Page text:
نتیجه گیری انگلیسی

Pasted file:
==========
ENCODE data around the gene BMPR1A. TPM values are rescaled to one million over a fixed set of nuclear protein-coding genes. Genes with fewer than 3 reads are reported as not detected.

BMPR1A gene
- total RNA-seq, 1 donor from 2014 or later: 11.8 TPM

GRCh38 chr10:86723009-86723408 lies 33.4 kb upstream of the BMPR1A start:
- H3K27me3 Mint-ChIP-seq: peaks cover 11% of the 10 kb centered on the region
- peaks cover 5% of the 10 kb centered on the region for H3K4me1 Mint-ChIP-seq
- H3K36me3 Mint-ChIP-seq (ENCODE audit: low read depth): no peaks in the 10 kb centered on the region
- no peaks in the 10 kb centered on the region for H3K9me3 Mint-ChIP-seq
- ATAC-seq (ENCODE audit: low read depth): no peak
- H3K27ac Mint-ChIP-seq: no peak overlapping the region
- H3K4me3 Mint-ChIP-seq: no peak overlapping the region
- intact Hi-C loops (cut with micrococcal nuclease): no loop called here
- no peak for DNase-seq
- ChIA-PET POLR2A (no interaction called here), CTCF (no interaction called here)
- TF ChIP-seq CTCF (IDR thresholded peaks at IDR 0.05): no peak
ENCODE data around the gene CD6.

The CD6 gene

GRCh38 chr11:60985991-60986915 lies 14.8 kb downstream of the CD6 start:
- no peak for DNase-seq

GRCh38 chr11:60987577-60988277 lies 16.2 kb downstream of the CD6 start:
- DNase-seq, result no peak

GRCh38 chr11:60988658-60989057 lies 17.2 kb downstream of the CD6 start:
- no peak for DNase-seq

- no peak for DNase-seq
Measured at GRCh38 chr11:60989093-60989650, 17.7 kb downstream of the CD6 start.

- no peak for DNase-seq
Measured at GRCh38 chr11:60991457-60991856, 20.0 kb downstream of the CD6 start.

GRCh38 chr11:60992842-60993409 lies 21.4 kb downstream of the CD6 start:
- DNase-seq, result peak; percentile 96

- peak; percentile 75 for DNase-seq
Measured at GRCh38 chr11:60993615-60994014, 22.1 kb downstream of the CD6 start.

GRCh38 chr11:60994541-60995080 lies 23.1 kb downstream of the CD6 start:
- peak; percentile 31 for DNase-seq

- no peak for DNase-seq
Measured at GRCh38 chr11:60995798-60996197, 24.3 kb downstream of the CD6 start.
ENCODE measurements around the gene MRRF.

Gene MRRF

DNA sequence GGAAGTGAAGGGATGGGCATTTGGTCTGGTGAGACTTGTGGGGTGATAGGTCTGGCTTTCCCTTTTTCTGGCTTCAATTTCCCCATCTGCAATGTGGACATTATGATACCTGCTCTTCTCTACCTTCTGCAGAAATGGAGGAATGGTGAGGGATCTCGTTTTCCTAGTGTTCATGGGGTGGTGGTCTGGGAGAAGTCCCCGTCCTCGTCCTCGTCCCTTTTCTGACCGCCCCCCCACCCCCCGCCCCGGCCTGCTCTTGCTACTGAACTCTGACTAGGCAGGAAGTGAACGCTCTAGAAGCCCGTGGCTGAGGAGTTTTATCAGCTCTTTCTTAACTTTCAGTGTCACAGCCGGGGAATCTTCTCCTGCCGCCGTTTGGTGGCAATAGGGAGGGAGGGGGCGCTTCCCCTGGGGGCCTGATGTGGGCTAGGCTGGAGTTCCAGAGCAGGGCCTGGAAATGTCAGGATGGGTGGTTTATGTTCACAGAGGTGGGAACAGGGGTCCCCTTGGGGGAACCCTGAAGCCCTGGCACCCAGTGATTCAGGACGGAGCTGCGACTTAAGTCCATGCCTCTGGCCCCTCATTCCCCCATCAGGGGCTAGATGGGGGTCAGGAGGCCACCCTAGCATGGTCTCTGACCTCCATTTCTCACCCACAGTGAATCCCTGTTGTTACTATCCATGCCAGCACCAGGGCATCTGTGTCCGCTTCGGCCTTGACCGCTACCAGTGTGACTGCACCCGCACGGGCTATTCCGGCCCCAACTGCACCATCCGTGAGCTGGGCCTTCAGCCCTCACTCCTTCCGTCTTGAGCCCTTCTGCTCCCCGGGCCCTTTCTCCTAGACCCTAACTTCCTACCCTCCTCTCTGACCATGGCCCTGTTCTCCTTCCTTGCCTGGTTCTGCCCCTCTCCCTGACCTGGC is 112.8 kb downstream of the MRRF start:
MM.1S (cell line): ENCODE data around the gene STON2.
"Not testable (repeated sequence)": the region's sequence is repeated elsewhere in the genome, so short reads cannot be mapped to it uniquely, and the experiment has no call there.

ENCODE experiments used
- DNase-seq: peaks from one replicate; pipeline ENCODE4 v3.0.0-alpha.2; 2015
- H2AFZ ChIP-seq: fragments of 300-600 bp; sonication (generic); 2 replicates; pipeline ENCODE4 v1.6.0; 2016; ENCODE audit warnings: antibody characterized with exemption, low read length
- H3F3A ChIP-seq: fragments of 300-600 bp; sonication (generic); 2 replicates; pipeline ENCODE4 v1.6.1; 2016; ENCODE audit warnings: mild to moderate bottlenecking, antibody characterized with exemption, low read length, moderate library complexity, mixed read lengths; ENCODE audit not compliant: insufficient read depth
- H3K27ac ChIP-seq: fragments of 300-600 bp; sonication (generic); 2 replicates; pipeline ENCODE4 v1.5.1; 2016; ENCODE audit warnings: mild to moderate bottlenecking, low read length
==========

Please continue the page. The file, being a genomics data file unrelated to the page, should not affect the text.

Using quarterly data from 1998:Q1 to 2009:Q4 and monthly data from July 2005 to February 2010, this paper examines the impact of key monetary policy variables, including long-term benchmark bank loan long-term rate, money supply growth, and mortgage credit policy indicator, on the home price growth behavior in China. Empirical results consistently demonstrate that declining interest rates, faster money supply growth and loosening mortgage down payment policy tend to accelerate the subsequent home price growth, while rising interest rates, slower money supply growth and tightening mortgage down payment policy tend to decelerate the subsequent home price growth. We also show that hot money flow does not have significant impact on home price growth beyond its impact on the money supply growth. Finally, stock market return is shown to have a significantly positive effect on the home price growth. While it is impossible for the U.S. central bank to set long-term interest rates or change mortgage down payment requirement for banks, such practices are common in China. As more and more capital flows to China's real estate market, global investors should be mindful of the importance of China's benchmark rate set by the central bank, the growth of money supply, and the changes in mortgage down payment policy in affecting the home price growth dynamics in China. Since the central bank directly controls the commercial banks' benchmark interest rate and credit policy, and the exchange rate system is managed floating, the growth of money supply reflects both the central bank's monetary policy and the hot money flow that is mostly converted to base money. In addition, stock market return tends to help predict the subsequent growth in home price due to the wealth effect and the relatively slow adjustment of the real estate sector to economic fundamentals. As China's real estate price growth continues, global investors have been wary of the potential of a real estate price bubble. The analysis of this paper, while not focused on detecting the presence of a real estate bubble, helps investors in understanding that Chinese government policy actions, as captured by the general monetary policy and mortgage credit policy variables, are key driving forces behind the change of real estate price growth in China.